Have you ever heard your grandparents say something like, “How much is that candy bar?! 2 dollars?? When I was a kid, candy bars were only 2 cents!!” It sure makes them sound cheap when they analyze a ten cent difference in gallon of milk, and when they clip coupons every week from the local paper, but that’s what inflation will do to you!
For those of you that are in your twenties (or less), you haven’t really experienced inflation yet and you probably don’t realize the major impact that it could have on your future. With inflation averaging 3.4% per year, the change in consumer goods from year to year is barely noticeable, but what will this 3.4% increase do to your retirement plans? Let’s take a look.
The Prices of the Future
If we race ahead 40 years into the future, what would the prices look like for things like milk, bread, or a brand new car? These results might have you thinking twice before you mock the cheap mentality of your grandparents.
- Milk: Current price = $2.50, Future price = $9.72
- Bread: Current price = $1.69, Future price = $6.57
- New Tires: Current price = $500, Future price = $1,944
- New Car: Current price = $25,000, Future price = $97,217
- New House: Current price = $175,000, Future price = $680,524
The results of inflation don’t look so bad when we’re talking about milk and bread, but can you imagine paying almost $100,000 for a brand new domestic car or $680,000 for a basic house? That just sounds so crazy!
So How Far Will You Money Go?
The average family lives off about $50,000/year today. If you’d like to live with the same lifestyle when you retire, you’re going to be spending $200,000 per year? What if you have $1,000,000 stashed away in your retirement account? How long do you think it will last? Yep, only about 5 years. It’s hard to imagine blowing through a million bucks in only 5 years, but it’ll be pretty easy to do 40 years into the future when inflation takes its toll.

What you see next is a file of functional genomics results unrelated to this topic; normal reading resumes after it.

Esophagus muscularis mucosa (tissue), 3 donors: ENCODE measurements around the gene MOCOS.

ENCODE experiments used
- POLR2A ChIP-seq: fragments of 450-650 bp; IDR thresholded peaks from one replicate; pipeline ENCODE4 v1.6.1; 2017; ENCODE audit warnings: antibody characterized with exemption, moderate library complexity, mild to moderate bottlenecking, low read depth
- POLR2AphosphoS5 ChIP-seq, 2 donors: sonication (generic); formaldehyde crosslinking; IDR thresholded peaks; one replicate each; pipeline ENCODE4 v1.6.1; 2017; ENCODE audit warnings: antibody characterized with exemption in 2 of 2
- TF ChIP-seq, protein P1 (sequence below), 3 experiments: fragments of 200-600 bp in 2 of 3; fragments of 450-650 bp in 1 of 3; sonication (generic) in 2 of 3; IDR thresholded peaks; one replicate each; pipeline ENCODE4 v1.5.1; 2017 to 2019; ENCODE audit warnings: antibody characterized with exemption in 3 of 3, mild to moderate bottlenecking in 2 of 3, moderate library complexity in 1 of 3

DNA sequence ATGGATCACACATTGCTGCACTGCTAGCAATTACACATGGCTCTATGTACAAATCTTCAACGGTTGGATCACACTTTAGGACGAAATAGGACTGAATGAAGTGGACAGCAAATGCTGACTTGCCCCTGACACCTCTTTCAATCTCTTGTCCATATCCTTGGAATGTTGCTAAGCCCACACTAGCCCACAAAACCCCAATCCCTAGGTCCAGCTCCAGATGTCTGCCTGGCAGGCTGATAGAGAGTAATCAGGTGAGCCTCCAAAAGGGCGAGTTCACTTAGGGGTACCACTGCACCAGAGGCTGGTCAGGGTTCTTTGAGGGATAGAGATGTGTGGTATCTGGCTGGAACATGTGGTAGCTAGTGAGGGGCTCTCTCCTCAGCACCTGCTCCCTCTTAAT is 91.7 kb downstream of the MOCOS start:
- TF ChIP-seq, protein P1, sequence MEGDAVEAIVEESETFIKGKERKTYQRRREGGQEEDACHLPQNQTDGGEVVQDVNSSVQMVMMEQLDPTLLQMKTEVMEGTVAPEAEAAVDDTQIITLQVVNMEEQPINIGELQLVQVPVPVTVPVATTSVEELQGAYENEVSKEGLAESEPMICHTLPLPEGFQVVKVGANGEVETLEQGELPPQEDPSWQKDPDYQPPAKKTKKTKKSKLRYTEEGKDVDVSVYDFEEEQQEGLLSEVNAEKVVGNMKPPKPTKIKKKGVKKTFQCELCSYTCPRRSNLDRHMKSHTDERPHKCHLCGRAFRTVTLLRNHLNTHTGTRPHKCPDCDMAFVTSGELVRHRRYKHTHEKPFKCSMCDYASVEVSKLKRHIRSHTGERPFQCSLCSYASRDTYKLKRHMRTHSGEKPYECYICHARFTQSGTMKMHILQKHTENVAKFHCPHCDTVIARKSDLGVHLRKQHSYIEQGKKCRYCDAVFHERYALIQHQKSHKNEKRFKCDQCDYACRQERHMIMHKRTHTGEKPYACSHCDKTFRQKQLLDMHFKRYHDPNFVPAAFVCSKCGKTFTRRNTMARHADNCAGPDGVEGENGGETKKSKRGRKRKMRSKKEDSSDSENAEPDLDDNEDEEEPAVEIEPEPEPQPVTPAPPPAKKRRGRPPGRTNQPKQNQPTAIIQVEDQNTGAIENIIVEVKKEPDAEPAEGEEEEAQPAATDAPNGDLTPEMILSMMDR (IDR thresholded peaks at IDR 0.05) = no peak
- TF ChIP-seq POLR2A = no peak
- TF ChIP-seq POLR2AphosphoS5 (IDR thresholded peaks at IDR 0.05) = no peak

What Should You Do?
Ok, so apparently a million bucks isn’t enough to have in your retirement accout, so what should you do? To put it simply, diversify. In order to keep up with inflation, you can’t just blindly throw money into your 401(k). Sure, sometimes you can earn 10% or more on your investments, but some years you might actually lose money! What you need is a hedge against that pesky inflation.
One of the best hedges known to date is with real estate. Not only does the value of the property typically keep pace with inflation, but the rent you charge to your tenants can rise through the years as well. So, let’s say that you were able to earn $50,000 with your rentals today. In 40 years, with those same rentals, you should be earning $200,000 per year. It’s a very simple concept, which is why the wealthy have been hedging their investments with real estate for hundreds of years.
If real estate isn’t your thing, start brainstorming some other items that might grow in value throughout the years. Some of your retirement savings could be put into coins, collectables, precious metals, or perhaps even a collection of stamps! While these investments don’t produce a passive income like the real estate, they do still have pretty good odds of keeping up with inflation.
Do you have any ideas of investments that could keep up with inflation? What are they?
My name is Derek, and I have my Bachelors Degree in Finance from Grand Valley State University. After graduation, I was not able to find a job that fully utilized my degree, but I still had a passion for Finance! So, I decided to focus my passion in the stock market. I studied Cash Flows, Balance Sheets, and Income Statements, put some money into the market and saw a good return on my investment. As satisfying as this was, I still felt that something was missing. I have a passion for Finance, but I also have a passion for people. If you have a willingness to learn, I will continue to teach.